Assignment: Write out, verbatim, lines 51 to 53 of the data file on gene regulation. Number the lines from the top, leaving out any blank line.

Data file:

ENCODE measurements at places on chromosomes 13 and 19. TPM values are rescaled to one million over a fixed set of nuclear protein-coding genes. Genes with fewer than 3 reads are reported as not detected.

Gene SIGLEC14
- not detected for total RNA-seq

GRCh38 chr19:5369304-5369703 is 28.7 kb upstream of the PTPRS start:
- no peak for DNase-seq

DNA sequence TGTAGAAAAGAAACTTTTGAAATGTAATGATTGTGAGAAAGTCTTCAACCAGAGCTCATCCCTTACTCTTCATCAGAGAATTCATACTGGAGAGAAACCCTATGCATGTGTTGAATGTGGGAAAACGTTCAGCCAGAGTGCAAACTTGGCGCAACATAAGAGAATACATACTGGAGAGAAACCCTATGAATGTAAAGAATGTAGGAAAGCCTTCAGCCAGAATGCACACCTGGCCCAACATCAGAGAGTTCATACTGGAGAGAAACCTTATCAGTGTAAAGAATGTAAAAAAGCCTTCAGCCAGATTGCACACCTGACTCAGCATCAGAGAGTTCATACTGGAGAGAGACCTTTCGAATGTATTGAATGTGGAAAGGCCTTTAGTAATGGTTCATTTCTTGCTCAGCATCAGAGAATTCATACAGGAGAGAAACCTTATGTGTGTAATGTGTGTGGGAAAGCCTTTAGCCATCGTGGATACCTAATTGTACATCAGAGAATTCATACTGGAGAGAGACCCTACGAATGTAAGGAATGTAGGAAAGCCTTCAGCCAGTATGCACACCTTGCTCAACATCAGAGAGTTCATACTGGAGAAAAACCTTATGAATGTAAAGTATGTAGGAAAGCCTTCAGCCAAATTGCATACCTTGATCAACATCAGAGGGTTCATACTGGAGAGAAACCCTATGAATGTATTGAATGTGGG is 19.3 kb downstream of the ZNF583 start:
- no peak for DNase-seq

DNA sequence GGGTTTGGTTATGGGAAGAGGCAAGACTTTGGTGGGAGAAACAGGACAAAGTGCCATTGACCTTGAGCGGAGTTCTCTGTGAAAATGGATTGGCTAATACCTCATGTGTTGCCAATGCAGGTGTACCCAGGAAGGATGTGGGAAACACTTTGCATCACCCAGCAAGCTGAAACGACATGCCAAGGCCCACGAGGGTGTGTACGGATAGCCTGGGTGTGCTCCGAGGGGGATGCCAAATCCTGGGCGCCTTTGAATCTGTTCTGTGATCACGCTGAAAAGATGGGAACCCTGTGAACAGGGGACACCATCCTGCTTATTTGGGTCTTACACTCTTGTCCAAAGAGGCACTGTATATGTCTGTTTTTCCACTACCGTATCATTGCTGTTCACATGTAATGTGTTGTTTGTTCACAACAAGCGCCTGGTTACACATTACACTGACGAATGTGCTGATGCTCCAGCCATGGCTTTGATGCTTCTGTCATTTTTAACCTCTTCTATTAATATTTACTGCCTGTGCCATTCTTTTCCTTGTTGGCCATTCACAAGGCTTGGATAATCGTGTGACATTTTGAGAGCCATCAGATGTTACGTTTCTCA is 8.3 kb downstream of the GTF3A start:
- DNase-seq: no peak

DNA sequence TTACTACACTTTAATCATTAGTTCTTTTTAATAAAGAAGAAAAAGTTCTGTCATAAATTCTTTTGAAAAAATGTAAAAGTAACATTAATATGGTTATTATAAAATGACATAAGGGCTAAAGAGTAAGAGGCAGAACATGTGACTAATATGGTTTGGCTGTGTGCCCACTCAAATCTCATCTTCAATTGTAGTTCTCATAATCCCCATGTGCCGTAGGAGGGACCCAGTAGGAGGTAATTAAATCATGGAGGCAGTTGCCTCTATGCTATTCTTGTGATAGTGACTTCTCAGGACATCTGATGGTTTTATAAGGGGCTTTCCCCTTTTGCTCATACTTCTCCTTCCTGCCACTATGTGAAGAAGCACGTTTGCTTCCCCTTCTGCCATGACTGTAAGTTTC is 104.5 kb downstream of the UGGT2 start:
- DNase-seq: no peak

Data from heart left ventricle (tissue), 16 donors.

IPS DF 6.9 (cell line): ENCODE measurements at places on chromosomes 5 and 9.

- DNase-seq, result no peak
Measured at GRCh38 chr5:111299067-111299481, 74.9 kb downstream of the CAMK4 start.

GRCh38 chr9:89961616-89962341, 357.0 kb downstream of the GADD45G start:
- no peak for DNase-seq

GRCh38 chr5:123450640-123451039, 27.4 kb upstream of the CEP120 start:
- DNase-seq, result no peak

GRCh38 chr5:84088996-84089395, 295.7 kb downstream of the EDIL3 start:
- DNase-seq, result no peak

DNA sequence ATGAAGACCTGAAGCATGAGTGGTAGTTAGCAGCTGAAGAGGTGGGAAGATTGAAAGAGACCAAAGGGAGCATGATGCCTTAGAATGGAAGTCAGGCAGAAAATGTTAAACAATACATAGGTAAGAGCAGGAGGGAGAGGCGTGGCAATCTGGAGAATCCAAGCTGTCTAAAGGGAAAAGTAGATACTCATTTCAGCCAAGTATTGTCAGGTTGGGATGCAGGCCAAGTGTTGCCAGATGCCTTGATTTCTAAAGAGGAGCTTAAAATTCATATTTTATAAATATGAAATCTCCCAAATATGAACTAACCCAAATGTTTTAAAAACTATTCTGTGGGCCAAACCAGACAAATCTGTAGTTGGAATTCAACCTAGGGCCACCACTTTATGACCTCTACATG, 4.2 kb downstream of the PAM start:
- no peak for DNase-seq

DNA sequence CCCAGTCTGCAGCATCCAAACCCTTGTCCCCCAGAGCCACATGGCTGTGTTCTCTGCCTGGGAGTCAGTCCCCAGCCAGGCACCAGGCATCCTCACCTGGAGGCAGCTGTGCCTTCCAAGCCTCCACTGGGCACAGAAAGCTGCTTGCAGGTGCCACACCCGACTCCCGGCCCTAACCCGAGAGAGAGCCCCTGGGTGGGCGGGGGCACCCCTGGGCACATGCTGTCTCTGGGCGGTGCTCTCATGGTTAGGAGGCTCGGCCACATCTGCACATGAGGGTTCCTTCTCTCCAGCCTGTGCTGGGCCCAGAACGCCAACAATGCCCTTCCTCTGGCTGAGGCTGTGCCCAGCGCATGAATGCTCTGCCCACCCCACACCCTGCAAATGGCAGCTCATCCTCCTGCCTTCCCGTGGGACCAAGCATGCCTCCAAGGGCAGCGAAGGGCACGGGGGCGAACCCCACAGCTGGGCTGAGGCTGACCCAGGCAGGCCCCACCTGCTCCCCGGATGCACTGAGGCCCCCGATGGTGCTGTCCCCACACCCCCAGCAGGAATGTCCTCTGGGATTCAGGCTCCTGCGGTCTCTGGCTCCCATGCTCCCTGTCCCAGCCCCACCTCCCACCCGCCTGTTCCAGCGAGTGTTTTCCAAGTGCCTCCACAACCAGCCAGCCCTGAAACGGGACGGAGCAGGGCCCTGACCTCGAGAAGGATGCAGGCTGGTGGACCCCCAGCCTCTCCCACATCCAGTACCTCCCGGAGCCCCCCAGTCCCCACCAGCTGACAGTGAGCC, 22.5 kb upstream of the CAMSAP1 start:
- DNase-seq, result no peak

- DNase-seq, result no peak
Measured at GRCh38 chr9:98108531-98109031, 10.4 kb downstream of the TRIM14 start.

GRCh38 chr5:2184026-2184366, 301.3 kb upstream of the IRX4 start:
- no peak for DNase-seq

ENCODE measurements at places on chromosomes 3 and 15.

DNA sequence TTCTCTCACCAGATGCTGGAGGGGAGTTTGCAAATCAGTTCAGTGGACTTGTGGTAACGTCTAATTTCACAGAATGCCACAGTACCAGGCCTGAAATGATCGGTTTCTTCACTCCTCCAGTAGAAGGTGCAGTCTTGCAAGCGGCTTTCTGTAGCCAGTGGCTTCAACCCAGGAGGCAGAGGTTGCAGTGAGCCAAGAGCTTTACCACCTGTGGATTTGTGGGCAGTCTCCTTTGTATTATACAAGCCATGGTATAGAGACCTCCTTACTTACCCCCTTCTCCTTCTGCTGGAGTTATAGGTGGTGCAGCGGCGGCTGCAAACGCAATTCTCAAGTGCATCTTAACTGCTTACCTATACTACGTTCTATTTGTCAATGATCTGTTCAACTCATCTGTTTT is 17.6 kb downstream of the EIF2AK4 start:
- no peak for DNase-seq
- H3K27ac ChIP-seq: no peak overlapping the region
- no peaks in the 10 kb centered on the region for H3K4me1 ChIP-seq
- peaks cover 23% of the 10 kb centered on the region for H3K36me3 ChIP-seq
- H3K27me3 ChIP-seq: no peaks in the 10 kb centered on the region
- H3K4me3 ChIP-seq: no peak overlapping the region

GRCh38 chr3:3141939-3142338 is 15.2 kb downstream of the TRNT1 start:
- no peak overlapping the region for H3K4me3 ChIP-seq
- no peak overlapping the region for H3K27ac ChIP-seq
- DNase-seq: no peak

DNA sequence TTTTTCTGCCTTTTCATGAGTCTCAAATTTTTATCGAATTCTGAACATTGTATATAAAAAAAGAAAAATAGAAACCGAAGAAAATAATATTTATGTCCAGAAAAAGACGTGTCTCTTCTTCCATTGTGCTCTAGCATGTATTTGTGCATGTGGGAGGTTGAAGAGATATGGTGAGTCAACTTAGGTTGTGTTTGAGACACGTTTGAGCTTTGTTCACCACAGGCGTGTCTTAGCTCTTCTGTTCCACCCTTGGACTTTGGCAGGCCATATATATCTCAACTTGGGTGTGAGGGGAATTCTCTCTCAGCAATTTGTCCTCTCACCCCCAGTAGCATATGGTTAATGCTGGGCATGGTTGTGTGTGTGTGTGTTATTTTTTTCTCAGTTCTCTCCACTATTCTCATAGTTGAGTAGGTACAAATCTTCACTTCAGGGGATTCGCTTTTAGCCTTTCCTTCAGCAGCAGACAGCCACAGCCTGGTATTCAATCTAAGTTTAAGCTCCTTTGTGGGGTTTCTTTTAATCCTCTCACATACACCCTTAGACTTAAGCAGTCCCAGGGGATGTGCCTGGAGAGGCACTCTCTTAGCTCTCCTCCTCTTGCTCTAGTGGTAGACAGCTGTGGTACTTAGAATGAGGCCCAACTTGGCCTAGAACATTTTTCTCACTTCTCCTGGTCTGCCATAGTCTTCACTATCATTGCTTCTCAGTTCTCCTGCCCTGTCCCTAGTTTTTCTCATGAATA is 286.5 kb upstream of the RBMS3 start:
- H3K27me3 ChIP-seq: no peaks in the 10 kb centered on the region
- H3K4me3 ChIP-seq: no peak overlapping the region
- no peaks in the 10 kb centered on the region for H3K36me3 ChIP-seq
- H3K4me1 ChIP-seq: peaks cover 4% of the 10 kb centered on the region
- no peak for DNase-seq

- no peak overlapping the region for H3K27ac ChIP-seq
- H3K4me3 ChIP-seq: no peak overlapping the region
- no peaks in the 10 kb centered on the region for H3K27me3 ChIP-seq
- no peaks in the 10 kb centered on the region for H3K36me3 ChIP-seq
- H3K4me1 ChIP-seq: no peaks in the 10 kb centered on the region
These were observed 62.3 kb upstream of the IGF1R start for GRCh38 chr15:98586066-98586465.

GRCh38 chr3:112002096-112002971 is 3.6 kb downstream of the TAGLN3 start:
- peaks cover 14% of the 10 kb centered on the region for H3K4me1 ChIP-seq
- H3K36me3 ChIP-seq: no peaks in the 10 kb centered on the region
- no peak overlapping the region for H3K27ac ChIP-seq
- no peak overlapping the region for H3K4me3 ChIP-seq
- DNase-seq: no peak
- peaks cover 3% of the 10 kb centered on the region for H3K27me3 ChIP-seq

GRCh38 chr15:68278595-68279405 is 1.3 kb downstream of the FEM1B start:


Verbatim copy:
- no peaks in the 10 kb centered on the region for H3K36me3 ChIP-seq
- H3K4me1 ChIP-seq: no peaks in the 10 kb centered on the region
These were observed 62.3 kb upstream of the IGF1R start for GRCh38 chr15:98586066-98586465.